I saw six shows on six consecutive days last week, five of them in my capacity as drama critic of The Wall Street Journal:
• The Little Mermaid, the new Disney musical
• A touring production of Samuel Beckett’s Happy Days starring Fiona Shaw
• A workshop production of a new play by a friend of mine
• Classic Stage Company’s off-Broadway production of New Jerusalem, a new play by David Ives whose subtitle is “The Interrogation of Baruch de Spinoza at Talmud Torah Congregation: Amsterdam, July 1656”
How much is too much? That much. To see any six plays in a single week would be a burden. To see an unbroken string of such widely varied shows, three of which were intellectually demanding, is a damned hard row to hoe. Nor did it help that I was simultaneously spending my days writing last Friday’s Wall Street Journal drama column, opening a mountain of accumulated mail, drafting and polishing three sets of new lyrics for The Letter, restarting my temporarily stalled Louis Armstrong biography, and buying a new cellphone to replace my old one, which broke into two pieces Thursday morning due to circumstances beyond my control (don’t ask).
Is it possible to be receptive to art in such distracting conditions? I sure as hell hope so, since that’s my job. What’s more, I think the five people who accompanied me to the shows I saw last week would be the first to tell you that I managed to tune out the world and pay close and careful attention to all six of them. Once I settle myself in my aisle seat and take a few deep breaths, it’s rarely a struggle for me to involve myself in what’s happening onstage.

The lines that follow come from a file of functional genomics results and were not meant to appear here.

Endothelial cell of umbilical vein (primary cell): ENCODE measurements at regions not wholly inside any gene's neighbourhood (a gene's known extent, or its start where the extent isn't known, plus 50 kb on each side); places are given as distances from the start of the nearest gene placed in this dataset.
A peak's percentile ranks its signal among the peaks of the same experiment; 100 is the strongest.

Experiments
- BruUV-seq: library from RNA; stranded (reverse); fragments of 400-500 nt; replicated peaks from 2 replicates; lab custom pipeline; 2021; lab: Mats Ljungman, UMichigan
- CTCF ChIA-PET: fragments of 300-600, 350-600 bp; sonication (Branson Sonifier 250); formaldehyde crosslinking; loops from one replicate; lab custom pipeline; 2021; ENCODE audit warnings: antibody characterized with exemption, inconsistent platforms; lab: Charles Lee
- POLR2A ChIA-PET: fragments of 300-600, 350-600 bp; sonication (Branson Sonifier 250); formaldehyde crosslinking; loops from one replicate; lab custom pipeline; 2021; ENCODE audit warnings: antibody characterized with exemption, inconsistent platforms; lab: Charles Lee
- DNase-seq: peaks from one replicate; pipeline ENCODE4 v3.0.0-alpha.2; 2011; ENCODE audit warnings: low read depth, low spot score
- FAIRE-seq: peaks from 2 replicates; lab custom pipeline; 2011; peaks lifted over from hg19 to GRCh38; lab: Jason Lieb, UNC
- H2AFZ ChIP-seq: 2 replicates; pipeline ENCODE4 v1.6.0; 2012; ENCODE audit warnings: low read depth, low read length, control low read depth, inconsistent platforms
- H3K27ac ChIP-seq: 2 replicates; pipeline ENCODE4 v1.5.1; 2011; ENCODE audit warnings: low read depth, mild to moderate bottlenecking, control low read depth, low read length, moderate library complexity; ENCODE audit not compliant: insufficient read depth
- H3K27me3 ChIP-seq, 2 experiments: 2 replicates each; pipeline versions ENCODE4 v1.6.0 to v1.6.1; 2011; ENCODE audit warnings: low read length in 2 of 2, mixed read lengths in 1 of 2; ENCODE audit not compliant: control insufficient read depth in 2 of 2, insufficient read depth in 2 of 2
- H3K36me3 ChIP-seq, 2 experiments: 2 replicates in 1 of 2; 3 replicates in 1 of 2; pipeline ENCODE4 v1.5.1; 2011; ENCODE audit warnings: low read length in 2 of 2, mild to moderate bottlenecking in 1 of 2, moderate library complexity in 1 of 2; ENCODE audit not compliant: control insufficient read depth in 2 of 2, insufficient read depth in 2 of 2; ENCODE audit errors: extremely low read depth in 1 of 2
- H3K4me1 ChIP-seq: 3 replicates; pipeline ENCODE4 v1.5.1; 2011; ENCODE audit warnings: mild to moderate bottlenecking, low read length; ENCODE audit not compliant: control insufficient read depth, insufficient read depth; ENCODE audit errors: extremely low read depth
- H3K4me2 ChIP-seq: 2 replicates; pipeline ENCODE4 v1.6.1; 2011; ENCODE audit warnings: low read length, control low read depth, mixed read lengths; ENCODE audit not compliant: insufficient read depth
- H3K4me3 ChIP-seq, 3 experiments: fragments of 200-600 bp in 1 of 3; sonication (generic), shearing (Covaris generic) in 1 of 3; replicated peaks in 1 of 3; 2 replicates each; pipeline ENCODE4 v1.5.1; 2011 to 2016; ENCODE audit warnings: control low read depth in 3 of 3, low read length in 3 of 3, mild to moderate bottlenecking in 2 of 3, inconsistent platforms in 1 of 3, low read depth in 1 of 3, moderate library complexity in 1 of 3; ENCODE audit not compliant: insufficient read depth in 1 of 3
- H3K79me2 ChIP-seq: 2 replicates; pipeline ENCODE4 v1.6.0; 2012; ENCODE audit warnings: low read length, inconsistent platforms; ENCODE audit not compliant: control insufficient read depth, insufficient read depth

Nevertheless, I’ll be the first to admit that I didn’t see any of those shows under anything like ideal circumstances. I would have preferred to savor each one individually instead of cramming them down seriatim like a contestant in a wienie-eating contest, just as I would have preferred to clear my head between shows by partaking of other kinds of art. No such luck: I didn’t visit any galleries, didn’t watch any movies, didn’t listen to any music other than as background accompaniment to my daily labors. I did manage to read a book, but it was for professional reasons, not pleasure. I got a copy of Mosaic’s new Woody Herman box in the mail, but I haven’t even opened it yet, much less listened to it.
This week, I’m relieved to say, will be somewhat different. Tonight I’m going to slog through the snow to hear Maria Schneider at the Jazz Standard. Tomorrow afternoon I’m taking a friend to see the Jane Freilicher show at Tibor de Nagy Gallery. I have three plays on my schedule, all of which look promising. Come Saturday morning I’ll head up to Connecticut, and Mrs. T has promised to cook something special when I get there. No, it’s not a vacation, but it’s still a wonderful life, even when it gets slightly out of hand, as it did last week.
“I have the best job in the world,” I told Sarah as we left the theater last Friday night.
“You say that every time we see a show together,” she said.
“Well, it’s true,” I replied. And it is, really and truly.